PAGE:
Indiana Gov. Mike Pence (R), who gained national notoriety by demanding people of faith must be able to follow the dictates of their conscience, recently urged the Roman Catholic Archdiocese in Indiana to stop
following the dictates of its conscience. It turns out, that didn't go well.
The Republican governor met with church officials last week, made his case against the resettlement of any Syrian refugees in Indiana, and asked the Archdiocese not to assist a struggling family fleeing violence. The local Archbishop listened to Pence's concerns, before deciding to ignore him
Catholic Charities moved forward with its plans to settle Syrian refugees in the state on Monday, despite calls from Gov. Mike Pence (R) to keep refugees from Syria out of the state, the Indianapolis Star reported. Indianapolis Archbishop Joseph W. Tobin announced in a Tuesday statement that the family arrived in Indianapolis on Monday night.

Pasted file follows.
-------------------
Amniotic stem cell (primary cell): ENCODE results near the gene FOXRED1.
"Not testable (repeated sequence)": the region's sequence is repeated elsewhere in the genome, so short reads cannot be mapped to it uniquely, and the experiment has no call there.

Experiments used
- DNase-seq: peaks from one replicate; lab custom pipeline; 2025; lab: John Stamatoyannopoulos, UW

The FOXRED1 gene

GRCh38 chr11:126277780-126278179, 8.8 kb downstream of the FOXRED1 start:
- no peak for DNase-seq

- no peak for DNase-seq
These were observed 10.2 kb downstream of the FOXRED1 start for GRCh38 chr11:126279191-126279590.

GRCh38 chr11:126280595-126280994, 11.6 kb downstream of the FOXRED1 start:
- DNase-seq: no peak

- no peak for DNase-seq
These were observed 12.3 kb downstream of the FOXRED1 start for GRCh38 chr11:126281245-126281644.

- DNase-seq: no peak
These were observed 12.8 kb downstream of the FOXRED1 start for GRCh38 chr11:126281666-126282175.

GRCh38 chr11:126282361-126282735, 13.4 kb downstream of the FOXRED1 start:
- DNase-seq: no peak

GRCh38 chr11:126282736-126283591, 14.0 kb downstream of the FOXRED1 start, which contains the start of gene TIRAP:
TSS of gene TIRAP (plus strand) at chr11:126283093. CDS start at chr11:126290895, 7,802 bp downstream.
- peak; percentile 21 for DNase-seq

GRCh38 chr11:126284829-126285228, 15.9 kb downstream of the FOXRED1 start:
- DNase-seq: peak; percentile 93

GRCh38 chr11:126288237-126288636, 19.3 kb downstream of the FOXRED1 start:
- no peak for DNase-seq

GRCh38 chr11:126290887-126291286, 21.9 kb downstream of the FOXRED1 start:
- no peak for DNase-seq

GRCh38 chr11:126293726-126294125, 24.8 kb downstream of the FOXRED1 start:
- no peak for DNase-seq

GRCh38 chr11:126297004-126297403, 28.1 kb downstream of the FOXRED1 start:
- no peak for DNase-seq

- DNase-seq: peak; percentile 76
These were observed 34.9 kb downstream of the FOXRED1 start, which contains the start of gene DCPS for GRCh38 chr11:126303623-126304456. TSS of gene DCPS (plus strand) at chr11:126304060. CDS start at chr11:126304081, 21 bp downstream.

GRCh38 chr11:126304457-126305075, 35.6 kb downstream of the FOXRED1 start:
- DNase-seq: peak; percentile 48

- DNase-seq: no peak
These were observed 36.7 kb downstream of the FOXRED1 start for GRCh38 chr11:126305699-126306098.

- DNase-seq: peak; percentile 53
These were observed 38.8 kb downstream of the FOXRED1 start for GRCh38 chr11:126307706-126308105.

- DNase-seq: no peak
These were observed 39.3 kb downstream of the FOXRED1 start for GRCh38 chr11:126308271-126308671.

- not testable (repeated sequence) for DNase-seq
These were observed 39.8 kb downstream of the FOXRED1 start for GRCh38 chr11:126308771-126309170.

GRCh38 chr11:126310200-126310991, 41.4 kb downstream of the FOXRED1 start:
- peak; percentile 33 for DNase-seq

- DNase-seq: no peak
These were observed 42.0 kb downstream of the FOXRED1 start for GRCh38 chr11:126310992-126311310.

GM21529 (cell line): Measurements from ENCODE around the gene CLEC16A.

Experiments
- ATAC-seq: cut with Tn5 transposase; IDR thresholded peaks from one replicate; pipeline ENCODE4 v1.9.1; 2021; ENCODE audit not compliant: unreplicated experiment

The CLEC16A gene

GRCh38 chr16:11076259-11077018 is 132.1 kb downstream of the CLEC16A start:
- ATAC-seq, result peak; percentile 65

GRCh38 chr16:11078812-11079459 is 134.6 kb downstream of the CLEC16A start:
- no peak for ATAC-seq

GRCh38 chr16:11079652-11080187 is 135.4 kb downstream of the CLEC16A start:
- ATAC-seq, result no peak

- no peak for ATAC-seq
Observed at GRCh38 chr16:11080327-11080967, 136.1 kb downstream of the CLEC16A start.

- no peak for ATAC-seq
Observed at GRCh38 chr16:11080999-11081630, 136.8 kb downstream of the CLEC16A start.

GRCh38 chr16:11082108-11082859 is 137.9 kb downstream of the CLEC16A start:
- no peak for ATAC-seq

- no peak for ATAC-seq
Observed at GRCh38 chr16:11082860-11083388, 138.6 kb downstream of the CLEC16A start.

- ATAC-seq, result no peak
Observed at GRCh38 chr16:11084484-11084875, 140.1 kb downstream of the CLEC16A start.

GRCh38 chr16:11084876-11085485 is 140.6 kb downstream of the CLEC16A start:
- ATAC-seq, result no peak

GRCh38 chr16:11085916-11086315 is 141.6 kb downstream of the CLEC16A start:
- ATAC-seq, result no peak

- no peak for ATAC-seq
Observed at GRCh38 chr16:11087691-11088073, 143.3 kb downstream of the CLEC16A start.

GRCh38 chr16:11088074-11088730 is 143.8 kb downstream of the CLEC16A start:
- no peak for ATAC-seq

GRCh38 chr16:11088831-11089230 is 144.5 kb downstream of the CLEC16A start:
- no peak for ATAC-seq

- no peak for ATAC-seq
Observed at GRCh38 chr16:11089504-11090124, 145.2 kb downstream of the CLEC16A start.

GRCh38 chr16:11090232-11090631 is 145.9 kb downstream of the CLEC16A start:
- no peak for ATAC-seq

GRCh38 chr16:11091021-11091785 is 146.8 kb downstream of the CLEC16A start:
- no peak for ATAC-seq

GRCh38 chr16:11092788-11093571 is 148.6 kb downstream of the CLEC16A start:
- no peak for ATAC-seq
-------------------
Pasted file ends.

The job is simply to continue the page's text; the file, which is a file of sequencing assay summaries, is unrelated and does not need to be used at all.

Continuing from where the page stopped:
Note, the Syrian family in question has already undergone two years of screening and security checks, and also already has family members living in Indianapolis. Pence not only hoped to block the family, he also hoped the Catholic Church would follow his lead.
Looking ahead, the Republican governor could intensify his efforts, but the Indianapolis Star reports
that Pence appears to be retreating.
Gov. Mike Pence said Tuesday he will not block a Syrian refugee family from receiving state aid such as food stamps and health care, even as he continues to oppose its relocation to Indiana. [...] Now that the Syrian family is here, Pence could have directed state agencies to deny the family food stamps and health care, but it would have been a path almost certain to draw legal challenges given such benefits are offered to people from other countries. On that issue, Pence said: "I have no intention of interfering with the ordinary administration of state government relative to people who are legally within the state of Indiana."
The governor, incidentally, is up for re-election next year. Some polling
from earlier this year suggests the race could be competitive, despite the Republican Party's traditional dominance in Indiana.